12/13/2011 09:34 EST | Updated 02/12/2012 05:12 EST

Top 10 Rules to Throwing a Fabulous Party

If something goes wrong (and it always does) never let 'em see you sweat. So the turkey burns, or red wine is spilt on the couch or the cat launches a lugee on the dance floor when everyone's rockin around the Christmas tree. Know that a gracious host stays calm under pressure.


It's the most festive time of year and many of us mark it with, well, festivities.

After years of working in the hospitality trade and throwing parties for others, as well as hosting our own events throughout the year, we've figured out how to host a party that will leave everyone talking.

Unfortunately, if you want to be the host with the most, you'll need to do a bit of planning. But because we're feeling more nice than naughty, we thought we'd share our top 10 rules to make your parties the most coveted invite in town.

1. Timing is everything. You should always give yourself -- and your guests -- ample notice of any soiree you want to throw. We suggest a minimum of two weeks for a casual get-together, but for more popular occasions like Christmas or a long weekend, make sure you get out invites at least a month in advance.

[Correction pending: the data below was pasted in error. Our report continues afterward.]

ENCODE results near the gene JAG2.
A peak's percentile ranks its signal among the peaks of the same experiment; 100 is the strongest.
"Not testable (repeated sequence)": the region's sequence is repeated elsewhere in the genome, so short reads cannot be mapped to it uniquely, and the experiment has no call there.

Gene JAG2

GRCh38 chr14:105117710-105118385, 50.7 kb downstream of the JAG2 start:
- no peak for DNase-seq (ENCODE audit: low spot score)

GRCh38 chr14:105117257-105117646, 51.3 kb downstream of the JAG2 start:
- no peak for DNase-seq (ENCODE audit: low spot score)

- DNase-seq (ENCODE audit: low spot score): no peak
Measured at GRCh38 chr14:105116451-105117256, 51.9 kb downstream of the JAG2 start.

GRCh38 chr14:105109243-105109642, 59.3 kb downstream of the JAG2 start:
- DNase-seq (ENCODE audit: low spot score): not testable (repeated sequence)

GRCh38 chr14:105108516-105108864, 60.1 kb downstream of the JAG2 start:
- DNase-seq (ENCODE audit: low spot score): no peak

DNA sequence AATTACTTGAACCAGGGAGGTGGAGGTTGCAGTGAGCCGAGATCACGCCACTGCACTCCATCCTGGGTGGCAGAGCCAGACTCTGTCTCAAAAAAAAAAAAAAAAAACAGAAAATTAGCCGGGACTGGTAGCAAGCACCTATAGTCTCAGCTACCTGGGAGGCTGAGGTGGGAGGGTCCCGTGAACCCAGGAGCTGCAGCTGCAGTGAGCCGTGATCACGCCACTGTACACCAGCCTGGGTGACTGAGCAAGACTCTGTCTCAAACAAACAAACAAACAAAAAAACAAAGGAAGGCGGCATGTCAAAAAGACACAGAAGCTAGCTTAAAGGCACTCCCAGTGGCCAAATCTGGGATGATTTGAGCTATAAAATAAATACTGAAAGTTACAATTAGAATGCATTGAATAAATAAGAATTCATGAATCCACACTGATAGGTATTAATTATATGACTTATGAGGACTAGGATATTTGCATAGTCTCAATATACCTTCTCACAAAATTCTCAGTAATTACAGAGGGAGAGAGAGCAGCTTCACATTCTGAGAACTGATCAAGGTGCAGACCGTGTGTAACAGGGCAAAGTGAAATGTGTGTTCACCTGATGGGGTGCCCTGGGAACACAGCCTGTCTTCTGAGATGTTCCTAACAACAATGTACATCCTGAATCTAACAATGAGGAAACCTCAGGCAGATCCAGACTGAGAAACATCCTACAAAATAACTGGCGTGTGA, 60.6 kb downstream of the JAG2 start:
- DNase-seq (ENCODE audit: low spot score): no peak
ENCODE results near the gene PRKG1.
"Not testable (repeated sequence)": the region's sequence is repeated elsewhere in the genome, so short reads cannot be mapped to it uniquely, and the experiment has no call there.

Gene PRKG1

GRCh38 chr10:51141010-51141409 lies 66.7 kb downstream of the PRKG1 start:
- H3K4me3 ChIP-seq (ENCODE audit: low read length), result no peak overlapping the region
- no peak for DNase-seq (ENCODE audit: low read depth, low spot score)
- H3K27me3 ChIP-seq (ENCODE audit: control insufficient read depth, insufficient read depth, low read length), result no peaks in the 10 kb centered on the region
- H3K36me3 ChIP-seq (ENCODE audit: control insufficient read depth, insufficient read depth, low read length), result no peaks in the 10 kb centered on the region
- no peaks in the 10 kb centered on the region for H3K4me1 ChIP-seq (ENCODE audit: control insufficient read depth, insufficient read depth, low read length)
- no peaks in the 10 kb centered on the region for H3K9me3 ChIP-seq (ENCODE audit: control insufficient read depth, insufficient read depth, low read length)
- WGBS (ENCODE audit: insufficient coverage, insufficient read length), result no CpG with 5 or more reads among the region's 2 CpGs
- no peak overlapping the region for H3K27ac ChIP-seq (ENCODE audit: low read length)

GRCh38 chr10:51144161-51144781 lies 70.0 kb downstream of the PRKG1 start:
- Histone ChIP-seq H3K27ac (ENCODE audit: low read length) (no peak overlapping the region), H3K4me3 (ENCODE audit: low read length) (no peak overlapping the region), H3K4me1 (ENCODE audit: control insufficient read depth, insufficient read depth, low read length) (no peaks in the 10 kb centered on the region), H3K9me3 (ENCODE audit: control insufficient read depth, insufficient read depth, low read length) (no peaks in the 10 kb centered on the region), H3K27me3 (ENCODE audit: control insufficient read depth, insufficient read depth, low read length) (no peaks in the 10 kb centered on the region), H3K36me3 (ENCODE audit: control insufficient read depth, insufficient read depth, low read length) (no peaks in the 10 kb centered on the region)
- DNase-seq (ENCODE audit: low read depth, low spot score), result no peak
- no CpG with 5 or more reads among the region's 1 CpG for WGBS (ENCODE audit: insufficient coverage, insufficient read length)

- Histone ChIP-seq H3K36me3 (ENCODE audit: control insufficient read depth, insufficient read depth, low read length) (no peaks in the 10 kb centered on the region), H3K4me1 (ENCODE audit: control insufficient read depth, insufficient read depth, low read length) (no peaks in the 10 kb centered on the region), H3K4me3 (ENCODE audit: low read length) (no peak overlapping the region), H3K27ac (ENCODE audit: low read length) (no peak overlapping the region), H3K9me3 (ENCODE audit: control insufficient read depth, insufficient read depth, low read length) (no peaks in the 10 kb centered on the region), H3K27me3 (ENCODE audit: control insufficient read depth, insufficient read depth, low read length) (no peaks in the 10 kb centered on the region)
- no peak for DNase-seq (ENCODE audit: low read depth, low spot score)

2. K.I.S.S. -- at least with the menu. Pick one or two star items that will require your special touch, but after that buy, buy, buy! Seriously, no one's going to care if the apple strudel is your Great Aunt Ute's prized recipe, or if you nabbed it from the European bakery on your way home from work. They will care however, if you're sweating it out in the kitchen for hours while they're left to awkwardly entertain themselves in the living room without a host.

3. Plan, plan, plan... and then plan some more. This is the golden rule to throwing a successful -- and stress-free -- party. Start thinking of the big day and how you want it to go. After you've got that image in your mind, write down everything you're going to need to make it that way: from menus to decor, get it on paper and then create a plan of attack.

4. Plan of Attack. We've endured party nightmares when we've run out of serving platters, or been short by one wine glass. We've learned the hard way -- with a plan of attack, you won't have to.

  • Write out your menu, shopping list and what food items will be served in (this will ensure you haven't double-booked Grandma's antique silver bowl for both mashed potatoes and roasted Brussels sprouts)
  • Schedule. Give yourself a week to get your stuff together. Start the decorating a week out, buy groceries that won't spoil three to five days ahead of time, start cooking or baking items that will keep in the fridge or freezer for a day or two, and set the table and bar the night before. There will be a few items that will need to be done the day of (like picking up fresh bread), but keep those tasks as light as possible.